After Lancope's StealthWatch G1 intrusion detection appliance won eWeek and PC Magazine's i3 Awards Security category at NetWorld+Interop, I met with the original author of the software, Lancope Chairman John Copeland, to see the technology for myself.
After Lancopes StealthWatch G1 intrusion detection appliance won eWeek and PC Magazines i3 Awards Security category at NetWorld+Interop, I met with the original author of the software, Lancope Chairman John Copeland, to see the technology for myself.
New in StealthWatch 2.0, which started shipping last month, is the ability to set alarm policies that allow specified servers to communicate with a specified, trusted range of client IP addresses without alarms; connections from any other clients raise alarms. A corporation can now set policies that treat internal desktop IP addresses differently from those of VPN clients or outside IP addresses, for example.
StealthWatch uses two techniques to flag possible attackers. First, it detects port scans and unusual or illegal IP packet flag settings and marks sending hosts as possibly dangerous. If one of these hosts then follows up with a larger data transfer to a probed machine, its flagged as a possible follow-on attack.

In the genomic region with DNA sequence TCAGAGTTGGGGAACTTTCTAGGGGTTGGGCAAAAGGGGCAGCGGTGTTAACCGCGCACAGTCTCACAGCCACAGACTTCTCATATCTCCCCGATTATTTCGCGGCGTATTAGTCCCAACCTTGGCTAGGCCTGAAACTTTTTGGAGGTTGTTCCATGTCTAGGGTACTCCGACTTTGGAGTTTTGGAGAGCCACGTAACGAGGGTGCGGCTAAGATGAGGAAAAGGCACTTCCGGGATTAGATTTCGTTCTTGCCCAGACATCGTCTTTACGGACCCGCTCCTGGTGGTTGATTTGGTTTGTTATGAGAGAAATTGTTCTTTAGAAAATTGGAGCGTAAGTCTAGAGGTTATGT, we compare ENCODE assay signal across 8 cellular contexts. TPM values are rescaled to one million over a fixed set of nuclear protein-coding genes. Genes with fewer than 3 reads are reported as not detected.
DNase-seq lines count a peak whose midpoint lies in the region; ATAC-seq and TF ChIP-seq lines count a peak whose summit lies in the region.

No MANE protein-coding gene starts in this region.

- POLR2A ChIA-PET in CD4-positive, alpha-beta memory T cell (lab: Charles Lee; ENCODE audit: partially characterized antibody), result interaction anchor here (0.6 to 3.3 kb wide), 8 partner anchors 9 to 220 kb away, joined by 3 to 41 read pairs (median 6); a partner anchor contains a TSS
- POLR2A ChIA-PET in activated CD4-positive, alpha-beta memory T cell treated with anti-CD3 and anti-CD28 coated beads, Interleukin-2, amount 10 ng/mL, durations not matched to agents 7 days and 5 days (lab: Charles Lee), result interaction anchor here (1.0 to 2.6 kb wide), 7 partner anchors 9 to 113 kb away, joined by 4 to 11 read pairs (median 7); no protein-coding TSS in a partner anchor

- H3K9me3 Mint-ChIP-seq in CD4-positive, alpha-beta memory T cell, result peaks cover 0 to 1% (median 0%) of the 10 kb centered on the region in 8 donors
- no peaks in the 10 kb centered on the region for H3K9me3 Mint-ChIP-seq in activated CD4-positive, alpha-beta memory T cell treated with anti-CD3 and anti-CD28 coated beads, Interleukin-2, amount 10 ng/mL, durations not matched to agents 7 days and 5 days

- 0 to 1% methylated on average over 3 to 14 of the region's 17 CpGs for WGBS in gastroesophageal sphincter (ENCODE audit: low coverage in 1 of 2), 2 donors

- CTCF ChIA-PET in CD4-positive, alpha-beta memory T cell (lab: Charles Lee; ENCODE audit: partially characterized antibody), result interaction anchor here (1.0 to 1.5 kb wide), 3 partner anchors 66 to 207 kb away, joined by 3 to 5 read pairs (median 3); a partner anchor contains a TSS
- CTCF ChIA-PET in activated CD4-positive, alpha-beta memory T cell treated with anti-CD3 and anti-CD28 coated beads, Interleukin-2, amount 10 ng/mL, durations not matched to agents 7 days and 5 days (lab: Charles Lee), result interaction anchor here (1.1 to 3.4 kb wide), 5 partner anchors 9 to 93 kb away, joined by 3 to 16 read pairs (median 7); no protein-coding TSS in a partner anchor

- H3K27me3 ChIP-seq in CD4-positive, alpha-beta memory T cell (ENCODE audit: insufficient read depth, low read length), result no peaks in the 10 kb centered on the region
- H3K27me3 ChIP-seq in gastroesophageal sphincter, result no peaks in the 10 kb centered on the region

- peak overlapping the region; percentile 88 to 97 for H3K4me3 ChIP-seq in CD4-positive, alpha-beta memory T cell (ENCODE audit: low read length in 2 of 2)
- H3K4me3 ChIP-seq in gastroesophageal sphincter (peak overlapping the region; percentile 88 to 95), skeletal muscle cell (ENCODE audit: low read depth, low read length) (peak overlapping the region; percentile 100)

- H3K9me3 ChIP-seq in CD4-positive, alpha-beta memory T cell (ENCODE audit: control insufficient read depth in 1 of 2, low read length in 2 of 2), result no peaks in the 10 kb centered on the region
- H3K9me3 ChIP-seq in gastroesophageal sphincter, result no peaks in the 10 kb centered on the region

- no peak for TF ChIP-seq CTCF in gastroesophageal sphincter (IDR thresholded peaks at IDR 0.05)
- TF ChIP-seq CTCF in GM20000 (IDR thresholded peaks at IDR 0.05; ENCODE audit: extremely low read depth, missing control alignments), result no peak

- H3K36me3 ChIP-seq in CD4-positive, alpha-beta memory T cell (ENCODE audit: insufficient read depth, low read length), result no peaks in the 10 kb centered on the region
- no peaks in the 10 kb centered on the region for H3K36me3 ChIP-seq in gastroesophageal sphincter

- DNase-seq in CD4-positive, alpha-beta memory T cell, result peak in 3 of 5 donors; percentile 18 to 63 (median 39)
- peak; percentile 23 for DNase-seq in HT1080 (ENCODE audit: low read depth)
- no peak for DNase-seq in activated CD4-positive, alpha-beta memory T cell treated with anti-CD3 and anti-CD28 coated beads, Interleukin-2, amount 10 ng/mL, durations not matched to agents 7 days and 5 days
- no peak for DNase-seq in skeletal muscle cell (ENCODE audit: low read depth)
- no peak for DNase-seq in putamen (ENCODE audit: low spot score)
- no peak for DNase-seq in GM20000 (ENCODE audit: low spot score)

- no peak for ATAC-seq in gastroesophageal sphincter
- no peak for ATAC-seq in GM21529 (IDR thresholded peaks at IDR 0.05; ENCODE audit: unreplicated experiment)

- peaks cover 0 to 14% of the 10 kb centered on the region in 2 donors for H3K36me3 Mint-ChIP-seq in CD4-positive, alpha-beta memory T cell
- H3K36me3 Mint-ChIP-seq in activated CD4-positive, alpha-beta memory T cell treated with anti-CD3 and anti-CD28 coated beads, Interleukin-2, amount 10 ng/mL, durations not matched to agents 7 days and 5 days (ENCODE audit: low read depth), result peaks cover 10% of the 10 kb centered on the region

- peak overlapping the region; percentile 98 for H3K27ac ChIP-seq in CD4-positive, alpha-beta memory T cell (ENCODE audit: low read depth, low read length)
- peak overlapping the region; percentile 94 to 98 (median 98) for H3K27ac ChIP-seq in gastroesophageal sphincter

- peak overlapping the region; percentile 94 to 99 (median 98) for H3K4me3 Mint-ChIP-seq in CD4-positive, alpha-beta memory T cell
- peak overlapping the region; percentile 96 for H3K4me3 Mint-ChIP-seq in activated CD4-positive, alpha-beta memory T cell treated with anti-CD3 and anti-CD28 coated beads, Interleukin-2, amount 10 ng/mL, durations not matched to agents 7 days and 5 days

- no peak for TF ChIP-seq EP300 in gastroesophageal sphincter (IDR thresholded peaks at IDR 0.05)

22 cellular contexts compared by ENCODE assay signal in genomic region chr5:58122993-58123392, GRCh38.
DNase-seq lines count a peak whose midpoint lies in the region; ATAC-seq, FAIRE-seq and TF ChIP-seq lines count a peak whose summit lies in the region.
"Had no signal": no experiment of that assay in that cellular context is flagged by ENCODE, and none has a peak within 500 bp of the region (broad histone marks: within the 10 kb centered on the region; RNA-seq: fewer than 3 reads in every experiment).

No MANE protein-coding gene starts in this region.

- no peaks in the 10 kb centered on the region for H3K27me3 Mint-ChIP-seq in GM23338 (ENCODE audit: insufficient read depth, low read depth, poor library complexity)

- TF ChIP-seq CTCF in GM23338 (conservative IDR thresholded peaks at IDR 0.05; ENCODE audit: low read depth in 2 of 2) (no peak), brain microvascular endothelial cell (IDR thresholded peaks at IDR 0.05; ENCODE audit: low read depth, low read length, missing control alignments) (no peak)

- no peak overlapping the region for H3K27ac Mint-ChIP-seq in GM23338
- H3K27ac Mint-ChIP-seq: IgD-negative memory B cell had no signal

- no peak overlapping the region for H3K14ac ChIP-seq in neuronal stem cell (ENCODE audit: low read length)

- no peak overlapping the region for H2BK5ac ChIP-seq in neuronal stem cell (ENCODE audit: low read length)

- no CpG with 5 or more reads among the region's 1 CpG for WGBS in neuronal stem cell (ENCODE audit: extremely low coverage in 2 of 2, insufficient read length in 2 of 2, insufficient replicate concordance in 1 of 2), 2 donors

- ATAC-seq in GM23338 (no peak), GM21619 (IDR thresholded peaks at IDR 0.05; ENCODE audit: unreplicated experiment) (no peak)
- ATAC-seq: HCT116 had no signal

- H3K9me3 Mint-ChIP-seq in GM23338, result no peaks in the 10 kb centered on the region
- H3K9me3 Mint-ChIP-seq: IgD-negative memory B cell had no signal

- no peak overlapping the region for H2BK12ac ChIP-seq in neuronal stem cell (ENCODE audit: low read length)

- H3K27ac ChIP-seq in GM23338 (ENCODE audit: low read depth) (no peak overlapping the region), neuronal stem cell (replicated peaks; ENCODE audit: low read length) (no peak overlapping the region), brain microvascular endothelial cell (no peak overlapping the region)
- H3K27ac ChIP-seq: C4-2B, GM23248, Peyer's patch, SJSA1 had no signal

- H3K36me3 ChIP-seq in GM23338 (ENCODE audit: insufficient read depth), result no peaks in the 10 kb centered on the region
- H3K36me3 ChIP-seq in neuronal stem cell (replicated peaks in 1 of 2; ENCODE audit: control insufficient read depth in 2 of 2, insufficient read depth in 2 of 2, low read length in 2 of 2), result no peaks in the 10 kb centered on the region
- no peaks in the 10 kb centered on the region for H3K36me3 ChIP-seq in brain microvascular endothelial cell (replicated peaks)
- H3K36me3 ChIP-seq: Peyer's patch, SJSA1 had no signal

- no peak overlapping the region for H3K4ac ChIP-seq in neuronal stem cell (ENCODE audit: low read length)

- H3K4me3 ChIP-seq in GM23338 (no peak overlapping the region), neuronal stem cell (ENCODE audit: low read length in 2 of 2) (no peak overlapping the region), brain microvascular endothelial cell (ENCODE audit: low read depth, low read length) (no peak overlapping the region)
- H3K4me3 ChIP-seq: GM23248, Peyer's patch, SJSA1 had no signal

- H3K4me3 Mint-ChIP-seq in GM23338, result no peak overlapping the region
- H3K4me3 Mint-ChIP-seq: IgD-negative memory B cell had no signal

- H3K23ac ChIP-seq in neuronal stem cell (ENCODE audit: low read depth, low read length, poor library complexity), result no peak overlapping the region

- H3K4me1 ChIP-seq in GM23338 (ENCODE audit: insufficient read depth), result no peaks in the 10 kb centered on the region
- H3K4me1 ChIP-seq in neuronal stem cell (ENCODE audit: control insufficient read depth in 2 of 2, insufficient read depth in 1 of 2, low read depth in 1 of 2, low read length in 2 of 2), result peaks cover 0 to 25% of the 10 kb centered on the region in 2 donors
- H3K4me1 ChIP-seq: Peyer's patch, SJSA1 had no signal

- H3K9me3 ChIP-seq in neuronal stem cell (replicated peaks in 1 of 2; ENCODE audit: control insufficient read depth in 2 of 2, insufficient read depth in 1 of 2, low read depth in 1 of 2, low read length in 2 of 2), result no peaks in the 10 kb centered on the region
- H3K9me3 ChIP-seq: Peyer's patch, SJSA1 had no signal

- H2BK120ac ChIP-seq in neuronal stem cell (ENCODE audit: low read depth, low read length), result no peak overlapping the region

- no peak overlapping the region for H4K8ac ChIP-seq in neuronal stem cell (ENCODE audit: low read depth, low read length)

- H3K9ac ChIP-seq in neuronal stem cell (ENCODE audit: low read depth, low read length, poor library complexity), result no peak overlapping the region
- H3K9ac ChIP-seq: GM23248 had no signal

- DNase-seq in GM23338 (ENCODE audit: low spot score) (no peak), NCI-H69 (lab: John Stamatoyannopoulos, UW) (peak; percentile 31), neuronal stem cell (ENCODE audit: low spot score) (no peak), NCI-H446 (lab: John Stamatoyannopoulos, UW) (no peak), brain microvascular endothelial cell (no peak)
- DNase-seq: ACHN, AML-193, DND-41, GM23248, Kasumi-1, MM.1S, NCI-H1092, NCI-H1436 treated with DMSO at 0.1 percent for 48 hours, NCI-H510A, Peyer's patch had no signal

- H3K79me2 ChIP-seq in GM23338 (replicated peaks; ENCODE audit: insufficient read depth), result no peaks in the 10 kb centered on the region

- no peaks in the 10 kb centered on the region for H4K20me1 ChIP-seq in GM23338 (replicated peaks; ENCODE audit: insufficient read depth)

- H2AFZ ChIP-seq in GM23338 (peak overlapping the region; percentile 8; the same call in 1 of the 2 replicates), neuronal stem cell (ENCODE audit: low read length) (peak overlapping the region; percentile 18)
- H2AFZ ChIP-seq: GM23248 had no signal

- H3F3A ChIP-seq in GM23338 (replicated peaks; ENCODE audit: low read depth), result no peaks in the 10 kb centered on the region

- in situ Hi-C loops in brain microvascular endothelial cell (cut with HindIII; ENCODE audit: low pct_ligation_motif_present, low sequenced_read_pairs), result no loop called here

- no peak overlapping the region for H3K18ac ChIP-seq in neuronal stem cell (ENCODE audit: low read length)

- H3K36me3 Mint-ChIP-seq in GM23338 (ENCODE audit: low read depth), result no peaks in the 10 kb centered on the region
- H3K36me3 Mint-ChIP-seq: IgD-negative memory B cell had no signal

Second, StealthWatch tracks the ports used by all machines to send and receive data (its as much a network mapping and monitoring device as an IDS). StealthWatch then builds a cross-network profile during a learning phase. This enables it to determine which ports are sending or receiving traffic from the client and server machines during normal operation.
When switched into alarm mode, the software will detect changes if, say, a client system suddenly starts accepting traffic from other clients (evidence of a possible unauthorized Web server installation or a running Trojan) or if a server starts listening on a new port (evidence of a possible root kit).
It wont catch nonscanning attacks against ports on systems already classified as serversoutside Web servers, for example. For these, signature-based systems are needed.
Because StealthWatch is a stateless device and doesnt look deep into packets (it reads only down to the header of the transport layer), it is much faster than other IDS systemsthe $35,000 G1 version can monitor gigabit links, and the $20,000 M100 version can handle links as fast as 100M bps.
Timothy Dyck is a Senior Analyst with eWEEK Labs. He has been testing and reviewing application server, database and middleware products and technologies for eWEEK since 1996. Prior to joining eWEEK, he worked at the LAN and WAN network operations center for a large telecommunications firm, in operating systems and development tools technical marketing for a large software company and in the IT department at a government agency. He has an honors bachelors degree of mathematics in computer science from the University of Waterloo in Waterloo, Ontario, Canada, and a masters of arts degree in journalism from the University of Western Ontario in London, Ontario, Canada.